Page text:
Edward Steichen’s “The Maypole (Empire State Building)”
Edward Steichen was born on this day in 1879. In addition to being a photographer himself, Steichen was Director of MoMA’s Department of Photography and curated the museum’s popular exhibition The Family of Man. Steichen took this photo of the Empire State Building a year after its construction ended, and used two separate negatives to create the photograph’s dizzying effect.
Juan Gris was born #onthisday in 1887. Gris favored the papier collé technique invented by Georges Braque and Pablo Picasso. In Breakfast, the artist combines abstract collage with tromp l’oeil drawing, calling the perception of reality into question. Learn more.
Both pioneering artists, both born on this day, and both featured in MoMA’s newest free online course, “In the Studio: Postwar Abstract Painting.” It wasn’t easy for these women to make a place for themselves in the male-dominated postwar New York art world. But they persisted—with Kusama claiming that she wanted nothing less than to “start a new art movement”—and became some of the foremost artists of their day. Enroll today to learn about the materials, techniques, and approaches of Martin, Kusama, and five other New York School artists. Sign up at mo.ma/coursera today!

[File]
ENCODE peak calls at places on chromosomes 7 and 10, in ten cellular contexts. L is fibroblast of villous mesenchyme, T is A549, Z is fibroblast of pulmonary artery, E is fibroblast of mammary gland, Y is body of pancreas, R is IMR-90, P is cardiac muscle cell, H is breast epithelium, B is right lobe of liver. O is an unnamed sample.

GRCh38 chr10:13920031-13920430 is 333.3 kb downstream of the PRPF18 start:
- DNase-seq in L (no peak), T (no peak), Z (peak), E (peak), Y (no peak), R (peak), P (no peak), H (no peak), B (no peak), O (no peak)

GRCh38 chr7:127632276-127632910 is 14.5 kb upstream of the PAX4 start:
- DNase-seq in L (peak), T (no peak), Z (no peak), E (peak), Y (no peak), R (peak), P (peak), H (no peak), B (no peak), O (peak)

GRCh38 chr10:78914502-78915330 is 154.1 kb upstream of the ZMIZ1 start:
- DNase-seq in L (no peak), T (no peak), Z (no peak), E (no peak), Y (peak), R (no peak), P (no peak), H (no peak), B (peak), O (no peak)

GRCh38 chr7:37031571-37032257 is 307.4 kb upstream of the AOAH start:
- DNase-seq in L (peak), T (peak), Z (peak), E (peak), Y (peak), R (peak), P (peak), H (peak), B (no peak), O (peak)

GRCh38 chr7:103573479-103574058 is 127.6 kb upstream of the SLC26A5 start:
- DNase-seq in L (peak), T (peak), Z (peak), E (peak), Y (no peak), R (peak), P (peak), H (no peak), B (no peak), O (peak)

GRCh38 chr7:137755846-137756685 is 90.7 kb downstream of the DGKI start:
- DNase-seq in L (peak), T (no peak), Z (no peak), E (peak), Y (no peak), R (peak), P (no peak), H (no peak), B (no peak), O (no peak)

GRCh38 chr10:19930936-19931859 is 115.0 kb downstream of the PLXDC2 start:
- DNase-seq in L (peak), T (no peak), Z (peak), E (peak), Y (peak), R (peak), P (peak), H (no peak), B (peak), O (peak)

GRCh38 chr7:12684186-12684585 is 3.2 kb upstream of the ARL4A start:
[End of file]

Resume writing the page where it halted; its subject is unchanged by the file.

A pioneer of Pop Art, the British artist used collage to critique consumer culture and mass media. A prime example of this is Interior, which incorporates advertisements from mass-circulation magazines.
“Simplicity is not an end in art, but we usually arrive at simplicity as we approach the true sense of things.”
Constantin Brancusi, pioneer of modern sculpture, was born on this day in 1876. Fish is an embodiment of an idea, depicting a fish’s movements through water and the moving water itself. Brancusi described the sculpture as the fish’s “speed, its floating, flashing body seen through the water…the flash of its spirit.” Learn more.
We’re thrilled to announce Calder: Hypermobility, opening June 9. The exhibition will bring together a rich constellation of kinetic works by Alexander Calder, and provide a rare opportunity to experience them as the artist intended—in motion. An extensive series of performances, concerts, events, screenings, and new commissions will bring contemporary artists into dialogue with Calder’s work, and will demonstrate the many ways his art continues to challenge and inform new generations.
MoMA’s newest free online course, “In the Studio: Postwar Abstract Painting,” has begun, and registration ends tomorrow! Taught by conservator, art historian, and artist Corey D’Augustine, the course combines studio demonstrations, walkthroughs of MoMA’s galleries, close visual analysis of paintings in the collection, and art historical insight to introduce you to seven New York School artists—Barnett Newman, Willem de Kooning, Jackson Pollock, Mark Rothko, Agnes Martin, Ad Reinhardt, and Yayoi Kusama. Says D’Augustine: “The more you know about how a painting is done, the more you can recreate the artist’s own perspective and intention, the more you can understand it.” Sign up at mo.ma/inthestudio.